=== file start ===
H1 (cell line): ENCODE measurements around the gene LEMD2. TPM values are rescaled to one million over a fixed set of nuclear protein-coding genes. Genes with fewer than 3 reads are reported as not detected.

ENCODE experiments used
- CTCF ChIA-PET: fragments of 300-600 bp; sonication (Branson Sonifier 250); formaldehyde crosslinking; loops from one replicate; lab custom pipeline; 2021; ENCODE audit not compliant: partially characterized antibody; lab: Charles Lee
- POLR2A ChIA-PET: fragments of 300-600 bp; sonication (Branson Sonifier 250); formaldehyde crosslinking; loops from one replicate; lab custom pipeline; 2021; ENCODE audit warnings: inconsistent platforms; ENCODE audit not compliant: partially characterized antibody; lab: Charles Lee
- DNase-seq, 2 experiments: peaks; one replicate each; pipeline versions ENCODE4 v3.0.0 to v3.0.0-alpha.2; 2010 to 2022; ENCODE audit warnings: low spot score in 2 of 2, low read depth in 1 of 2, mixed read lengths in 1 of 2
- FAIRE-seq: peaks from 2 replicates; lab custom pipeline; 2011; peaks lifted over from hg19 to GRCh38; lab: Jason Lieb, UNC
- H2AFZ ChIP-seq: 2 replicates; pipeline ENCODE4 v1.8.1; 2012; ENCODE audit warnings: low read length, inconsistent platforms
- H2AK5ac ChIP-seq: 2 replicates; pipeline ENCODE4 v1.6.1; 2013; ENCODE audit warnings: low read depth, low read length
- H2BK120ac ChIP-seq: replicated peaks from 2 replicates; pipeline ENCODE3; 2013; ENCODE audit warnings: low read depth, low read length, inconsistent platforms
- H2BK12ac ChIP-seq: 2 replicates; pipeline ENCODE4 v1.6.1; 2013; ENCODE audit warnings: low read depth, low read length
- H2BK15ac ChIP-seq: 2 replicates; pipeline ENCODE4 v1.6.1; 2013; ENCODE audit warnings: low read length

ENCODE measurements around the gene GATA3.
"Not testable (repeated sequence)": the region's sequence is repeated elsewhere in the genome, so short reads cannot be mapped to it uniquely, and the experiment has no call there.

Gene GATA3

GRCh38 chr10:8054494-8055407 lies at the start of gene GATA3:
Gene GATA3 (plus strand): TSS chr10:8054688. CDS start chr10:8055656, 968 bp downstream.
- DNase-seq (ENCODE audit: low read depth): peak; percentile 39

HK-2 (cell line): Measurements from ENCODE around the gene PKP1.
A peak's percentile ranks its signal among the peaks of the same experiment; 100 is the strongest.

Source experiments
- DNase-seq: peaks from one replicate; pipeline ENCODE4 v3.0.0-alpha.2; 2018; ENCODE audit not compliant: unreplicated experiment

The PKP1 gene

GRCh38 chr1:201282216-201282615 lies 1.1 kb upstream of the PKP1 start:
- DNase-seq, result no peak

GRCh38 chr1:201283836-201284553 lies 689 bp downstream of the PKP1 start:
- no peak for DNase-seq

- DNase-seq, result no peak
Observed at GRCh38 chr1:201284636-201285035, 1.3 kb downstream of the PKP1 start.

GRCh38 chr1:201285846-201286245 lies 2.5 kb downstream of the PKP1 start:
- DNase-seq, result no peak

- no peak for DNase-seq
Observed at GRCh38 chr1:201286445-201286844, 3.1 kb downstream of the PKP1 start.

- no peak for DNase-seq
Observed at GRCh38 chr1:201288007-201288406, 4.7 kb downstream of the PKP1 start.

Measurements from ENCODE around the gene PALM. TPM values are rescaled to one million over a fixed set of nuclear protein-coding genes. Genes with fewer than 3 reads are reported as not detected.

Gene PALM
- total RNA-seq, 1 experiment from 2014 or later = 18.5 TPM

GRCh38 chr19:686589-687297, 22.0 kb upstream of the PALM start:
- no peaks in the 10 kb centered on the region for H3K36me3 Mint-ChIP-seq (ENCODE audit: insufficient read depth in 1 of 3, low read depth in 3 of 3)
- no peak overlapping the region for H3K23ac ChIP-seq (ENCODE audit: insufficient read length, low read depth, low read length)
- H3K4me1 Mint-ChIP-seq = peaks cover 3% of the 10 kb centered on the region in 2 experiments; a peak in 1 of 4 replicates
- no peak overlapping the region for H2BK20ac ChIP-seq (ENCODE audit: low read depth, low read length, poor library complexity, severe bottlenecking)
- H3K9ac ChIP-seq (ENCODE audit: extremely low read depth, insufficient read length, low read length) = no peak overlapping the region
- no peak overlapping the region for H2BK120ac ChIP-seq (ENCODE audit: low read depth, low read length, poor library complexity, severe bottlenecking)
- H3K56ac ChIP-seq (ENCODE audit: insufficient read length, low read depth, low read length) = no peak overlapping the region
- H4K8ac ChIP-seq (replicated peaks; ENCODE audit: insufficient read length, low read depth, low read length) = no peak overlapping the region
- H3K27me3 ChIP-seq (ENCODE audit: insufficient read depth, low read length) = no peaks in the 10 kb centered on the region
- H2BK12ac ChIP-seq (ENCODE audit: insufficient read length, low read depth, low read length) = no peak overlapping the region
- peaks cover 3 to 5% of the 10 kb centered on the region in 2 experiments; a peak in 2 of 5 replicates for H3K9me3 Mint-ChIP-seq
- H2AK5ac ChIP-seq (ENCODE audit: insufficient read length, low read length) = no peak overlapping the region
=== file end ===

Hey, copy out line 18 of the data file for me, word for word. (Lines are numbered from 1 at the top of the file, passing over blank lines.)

HK-2 (cell line): Measurements from ENCODE around the gene PKP1.